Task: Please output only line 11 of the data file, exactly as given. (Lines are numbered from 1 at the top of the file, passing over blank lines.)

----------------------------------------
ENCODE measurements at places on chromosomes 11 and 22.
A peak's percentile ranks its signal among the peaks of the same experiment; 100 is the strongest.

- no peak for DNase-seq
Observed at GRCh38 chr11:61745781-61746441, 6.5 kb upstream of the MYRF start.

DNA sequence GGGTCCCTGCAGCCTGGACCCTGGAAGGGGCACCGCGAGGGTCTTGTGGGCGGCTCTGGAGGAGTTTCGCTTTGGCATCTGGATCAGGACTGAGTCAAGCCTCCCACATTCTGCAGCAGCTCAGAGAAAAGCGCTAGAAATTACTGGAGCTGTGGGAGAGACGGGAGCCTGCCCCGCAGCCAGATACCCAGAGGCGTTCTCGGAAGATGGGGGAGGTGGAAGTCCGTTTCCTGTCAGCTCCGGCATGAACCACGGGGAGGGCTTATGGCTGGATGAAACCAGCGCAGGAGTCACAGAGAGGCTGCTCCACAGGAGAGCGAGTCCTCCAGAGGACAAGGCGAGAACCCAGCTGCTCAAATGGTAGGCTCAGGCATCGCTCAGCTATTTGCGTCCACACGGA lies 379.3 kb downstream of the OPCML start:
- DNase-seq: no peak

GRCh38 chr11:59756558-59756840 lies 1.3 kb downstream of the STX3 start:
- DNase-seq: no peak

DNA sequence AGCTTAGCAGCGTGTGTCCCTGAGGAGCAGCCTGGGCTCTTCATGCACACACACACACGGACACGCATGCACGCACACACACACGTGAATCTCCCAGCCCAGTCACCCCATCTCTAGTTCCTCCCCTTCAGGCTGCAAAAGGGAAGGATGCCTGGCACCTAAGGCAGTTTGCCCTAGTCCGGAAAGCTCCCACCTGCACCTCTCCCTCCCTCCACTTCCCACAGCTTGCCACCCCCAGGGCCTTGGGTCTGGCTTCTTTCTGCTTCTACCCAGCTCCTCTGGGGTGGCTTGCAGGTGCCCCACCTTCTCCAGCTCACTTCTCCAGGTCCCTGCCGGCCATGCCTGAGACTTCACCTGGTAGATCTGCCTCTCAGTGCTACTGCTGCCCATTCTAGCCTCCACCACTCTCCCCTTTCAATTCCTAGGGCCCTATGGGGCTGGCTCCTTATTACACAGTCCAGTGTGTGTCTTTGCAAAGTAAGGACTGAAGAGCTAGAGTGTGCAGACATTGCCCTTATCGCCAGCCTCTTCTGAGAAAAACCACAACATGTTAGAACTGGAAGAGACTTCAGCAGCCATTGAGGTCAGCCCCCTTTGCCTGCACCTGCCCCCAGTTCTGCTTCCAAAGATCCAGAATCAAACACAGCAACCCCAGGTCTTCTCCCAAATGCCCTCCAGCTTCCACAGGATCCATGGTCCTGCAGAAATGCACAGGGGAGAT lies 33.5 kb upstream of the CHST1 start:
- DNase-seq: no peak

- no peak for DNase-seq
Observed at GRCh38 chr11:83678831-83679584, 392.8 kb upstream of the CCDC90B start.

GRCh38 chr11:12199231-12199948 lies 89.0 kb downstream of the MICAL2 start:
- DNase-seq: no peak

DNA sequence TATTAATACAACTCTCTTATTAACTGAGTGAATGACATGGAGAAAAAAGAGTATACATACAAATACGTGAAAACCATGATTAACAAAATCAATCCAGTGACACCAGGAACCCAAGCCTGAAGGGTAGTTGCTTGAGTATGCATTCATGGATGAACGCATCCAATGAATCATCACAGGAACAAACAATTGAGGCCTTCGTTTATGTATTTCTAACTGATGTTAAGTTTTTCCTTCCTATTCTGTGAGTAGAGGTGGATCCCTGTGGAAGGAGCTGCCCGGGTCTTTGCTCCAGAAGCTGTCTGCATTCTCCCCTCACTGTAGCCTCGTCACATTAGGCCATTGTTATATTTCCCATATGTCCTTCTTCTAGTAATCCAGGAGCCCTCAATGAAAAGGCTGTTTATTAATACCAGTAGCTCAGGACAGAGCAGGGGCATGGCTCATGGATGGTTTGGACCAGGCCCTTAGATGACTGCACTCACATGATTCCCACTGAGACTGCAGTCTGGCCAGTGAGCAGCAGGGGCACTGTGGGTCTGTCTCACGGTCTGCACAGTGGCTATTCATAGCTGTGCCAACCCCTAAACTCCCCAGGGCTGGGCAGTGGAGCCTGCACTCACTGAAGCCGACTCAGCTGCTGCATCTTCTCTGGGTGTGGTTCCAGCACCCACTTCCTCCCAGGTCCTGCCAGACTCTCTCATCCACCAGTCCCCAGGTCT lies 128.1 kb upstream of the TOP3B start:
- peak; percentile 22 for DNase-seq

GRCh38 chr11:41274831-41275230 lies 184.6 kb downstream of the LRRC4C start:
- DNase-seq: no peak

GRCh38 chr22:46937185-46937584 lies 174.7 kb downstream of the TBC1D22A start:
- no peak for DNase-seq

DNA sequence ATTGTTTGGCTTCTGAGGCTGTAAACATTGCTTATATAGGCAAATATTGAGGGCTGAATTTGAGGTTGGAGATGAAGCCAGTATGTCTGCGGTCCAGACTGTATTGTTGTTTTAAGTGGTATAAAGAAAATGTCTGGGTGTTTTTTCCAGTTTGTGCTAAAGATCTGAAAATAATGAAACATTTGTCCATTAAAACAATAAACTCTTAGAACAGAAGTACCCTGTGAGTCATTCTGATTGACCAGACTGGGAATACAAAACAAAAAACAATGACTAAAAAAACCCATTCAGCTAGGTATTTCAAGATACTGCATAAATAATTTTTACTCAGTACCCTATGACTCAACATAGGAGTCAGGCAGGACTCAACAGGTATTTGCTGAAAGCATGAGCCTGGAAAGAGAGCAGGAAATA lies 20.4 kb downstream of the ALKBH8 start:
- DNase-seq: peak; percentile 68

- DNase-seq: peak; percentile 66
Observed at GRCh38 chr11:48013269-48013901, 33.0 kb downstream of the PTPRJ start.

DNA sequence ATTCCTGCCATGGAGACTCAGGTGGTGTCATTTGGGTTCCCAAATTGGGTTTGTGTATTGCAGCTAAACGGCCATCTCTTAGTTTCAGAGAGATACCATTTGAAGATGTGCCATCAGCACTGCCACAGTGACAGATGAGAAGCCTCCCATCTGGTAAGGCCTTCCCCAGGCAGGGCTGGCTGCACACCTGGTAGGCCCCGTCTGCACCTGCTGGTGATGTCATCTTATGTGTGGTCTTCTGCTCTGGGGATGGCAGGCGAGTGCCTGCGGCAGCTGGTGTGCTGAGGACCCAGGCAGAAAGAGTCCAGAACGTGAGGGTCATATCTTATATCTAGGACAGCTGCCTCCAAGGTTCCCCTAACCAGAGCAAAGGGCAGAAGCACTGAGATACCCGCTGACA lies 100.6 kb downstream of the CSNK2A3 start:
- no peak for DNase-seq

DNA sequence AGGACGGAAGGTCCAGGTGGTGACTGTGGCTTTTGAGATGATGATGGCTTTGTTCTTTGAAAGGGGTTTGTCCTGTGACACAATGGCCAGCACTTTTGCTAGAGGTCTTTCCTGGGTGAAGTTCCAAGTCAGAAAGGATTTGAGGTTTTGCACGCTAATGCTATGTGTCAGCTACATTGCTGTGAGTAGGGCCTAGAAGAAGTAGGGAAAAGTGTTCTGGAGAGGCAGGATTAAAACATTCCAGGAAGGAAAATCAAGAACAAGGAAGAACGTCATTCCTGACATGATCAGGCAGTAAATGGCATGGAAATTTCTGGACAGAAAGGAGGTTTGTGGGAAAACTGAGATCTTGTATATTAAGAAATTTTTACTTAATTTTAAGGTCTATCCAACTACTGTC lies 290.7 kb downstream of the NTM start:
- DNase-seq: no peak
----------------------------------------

- no peak for DNase-seq